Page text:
I have a friend who's been legally blind all of her life. She has a Kindle and finds it very easy to use and read because she knows how to adjust the text size to what she needs. I have a high-end Nook that I'm very fond of. I've let my friend experiment with it and she told me that if she didn't have a Kindle, she could get along just fine with my Nook. Depending on just what you need, either one may be the right answer for you.

Comment: Re:So, he is admitting that the attacks are true (Score 1) 786

by techno-vampire (#48785551) Attached to: Michael Mann: Swiftboating Comes To Science
If all that hatred came from moral indignation, why is it that almost all of the protesters were college students who were worried about keeping their student deferments. Somehow the 4-F's were drastically under-represented, possibly because they didn't have to worry about the draft.

Comment: Re:So, he is admitting that the attacks are true (Score 3, Interesting) 786

by techno-vampire (#48785527) Attached to: Michael Mann: Swiftboating Comes To Science
Incidentally, since you're judging others from such a high horse, when did you serve and what battle ribbons did you earn? Or perhaps you didn't serve at all.

I spent over 7 months in Tonkin Gulf in '72, most of it on the Gun Line doing shore bombardment, and I have the service-connected hearing loss as a souvenir. My ship was one of the 38 that helped throw back the NVA during the Easter Offensive by taking advantage of the fact that their plans had completely ignored the fact that the USN completely controlled the eastern flank of the battlefield.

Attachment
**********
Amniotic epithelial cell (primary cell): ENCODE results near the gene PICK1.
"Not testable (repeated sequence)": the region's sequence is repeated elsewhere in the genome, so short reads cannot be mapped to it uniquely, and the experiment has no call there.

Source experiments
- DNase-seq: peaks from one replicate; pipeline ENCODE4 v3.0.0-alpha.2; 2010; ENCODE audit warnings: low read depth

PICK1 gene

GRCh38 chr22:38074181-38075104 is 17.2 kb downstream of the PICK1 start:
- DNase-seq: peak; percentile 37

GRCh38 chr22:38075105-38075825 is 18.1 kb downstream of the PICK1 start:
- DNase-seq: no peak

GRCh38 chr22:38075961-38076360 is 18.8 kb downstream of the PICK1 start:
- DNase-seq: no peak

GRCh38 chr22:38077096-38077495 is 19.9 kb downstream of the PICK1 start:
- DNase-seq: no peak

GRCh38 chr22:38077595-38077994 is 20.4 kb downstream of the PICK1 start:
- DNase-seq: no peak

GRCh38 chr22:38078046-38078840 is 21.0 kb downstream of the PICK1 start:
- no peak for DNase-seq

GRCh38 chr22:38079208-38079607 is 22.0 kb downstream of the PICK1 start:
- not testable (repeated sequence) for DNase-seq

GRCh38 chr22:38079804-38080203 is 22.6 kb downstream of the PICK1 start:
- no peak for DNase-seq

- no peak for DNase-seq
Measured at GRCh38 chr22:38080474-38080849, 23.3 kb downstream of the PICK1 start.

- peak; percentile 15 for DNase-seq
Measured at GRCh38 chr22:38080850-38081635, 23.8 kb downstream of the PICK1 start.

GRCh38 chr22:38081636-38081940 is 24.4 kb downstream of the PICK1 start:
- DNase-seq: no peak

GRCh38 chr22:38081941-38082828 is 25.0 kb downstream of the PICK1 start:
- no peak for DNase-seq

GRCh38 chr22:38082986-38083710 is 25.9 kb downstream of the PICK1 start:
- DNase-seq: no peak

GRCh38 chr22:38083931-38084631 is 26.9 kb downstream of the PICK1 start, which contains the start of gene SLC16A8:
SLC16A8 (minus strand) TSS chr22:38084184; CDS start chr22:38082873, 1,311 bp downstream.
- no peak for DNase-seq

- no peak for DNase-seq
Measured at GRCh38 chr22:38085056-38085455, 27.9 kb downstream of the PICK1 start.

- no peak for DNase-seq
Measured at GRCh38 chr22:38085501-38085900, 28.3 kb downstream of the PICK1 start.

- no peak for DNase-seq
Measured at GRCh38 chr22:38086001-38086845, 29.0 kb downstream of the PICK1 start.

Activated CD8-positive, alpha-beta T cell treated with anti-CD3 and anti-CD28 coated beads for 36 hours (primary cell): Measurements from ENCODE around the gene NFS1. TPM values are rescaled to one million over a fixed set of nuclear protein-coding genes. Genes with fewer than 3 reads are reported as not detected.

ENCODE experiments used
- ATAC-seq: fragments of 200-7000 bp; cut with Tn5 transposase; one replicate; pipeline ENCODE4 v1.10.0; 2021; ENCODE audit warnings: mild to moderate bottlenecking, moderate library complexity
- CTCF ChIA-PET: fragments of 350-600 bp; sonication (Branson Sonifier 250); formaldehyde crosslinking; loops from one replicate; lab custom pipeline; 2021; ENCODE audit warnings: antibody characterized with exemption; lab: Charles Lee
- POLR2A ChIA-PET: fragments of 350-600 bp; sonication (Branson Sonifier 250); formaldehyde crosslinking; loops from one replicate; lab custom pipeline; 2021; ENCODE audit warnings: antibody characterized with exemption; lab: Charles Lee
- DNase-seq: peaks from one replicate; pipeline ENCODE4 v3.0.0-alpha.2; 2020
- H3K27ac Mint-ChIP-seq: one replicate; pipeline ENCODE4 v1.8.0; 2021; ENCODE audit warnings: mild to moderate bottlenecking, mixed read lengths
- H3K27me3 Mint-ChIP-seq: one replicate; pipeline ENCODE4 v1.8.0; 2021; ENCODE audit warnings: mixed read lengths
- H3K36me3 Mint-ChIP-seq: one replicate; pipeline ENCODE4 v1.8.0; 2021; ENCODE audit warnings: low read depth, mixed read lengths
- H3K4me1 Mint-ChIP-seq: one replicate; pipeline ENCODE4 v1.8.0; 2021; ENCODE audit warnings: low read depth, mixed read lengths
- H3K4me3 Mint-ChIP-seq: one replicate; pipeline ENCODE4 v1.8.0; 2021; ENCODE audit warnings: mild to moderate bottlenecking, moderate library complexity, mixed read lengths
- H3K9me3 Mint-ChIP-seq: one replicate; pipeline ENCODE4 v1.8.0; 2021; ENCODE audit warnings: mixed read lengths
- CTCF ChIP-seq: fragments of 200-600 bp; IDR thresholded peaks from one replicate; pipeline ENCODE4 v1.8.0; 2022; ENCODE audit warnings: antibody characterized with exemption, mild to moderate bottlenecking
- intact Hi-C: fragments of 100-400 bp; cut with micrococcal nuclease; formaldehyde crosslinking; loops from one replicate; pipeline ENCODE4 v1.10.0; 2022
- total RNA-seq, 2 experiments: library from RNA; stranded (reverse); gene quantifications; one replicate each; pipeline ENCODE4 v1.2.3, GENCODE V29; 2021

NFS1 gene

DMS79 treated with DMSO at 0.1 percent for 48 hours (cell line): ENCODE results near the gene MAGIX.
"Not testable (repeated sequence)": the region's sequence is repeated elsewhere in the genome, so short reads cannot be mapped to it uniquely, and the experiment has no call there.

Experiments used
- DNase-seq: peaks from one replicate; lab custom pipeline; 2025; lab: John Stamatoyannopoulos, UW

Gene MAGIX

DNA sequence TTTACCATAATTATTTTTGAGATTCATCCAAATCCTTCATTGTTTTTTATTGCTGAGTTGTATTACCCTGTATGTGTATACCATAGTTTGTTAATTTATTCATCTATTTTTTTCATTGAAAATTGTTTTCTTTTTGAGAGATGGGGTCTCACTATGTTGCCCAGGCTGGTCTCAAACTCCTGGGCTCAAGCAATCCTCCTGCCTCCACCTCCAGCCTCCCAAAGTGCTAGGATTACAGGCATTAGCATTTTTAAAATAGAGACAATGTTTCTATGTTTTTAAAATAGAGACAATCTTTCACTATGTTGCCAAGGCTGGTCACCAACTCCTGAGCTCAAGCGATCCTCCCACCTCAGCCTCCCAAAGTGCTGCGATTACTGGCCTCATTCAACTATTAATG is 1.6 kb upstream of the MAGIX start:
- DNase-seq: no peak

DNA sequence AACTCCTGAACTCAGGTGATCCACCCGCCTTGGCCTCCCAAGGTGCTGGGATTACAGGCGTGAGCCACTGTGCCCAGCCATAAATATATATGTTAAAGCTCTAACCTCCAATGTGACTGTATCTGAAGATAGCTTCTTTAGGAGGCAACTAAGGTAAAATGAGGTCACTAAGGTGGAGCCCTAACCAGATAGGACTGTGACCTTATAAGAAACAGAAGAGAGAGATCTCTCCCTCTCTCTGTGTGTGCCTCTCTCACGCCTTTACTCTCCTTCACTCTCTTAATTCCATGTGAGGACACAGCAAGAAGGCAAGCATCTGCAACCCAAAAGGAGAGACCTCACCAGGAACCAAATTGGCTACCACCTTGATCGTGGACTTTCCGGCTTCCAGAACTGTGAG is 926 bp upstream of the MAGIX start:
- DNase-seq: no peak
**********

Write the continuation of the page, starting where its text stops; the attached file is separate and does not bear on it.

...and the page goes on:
And, as far as how we were treated by the anti-war movement, I must congratulate you on your selective memory.

Comment: Re:So, he is admitting that the attacks are true (Score 1) 786

by techno-vampire (#48785009) Attached to: Michael Mann: Swiftboating Comes To Science
Why does opposition to war automatically mean you're anti-military and vilifying soldiers?

Nobody ever said that it does, and there are many people today who oppose our nation's current overseas adventures but support the troops. However, back during 'Nam, that wasn't true, and those who opposed the war (mostly because they didn't want to be drafted) constantly showed their hatred of anybody in the US Armed Forces.

"Consequences, Schmonsequences, as long as I'm rich." -- "Ali Baba Bunny" [1957, Chuck Jones]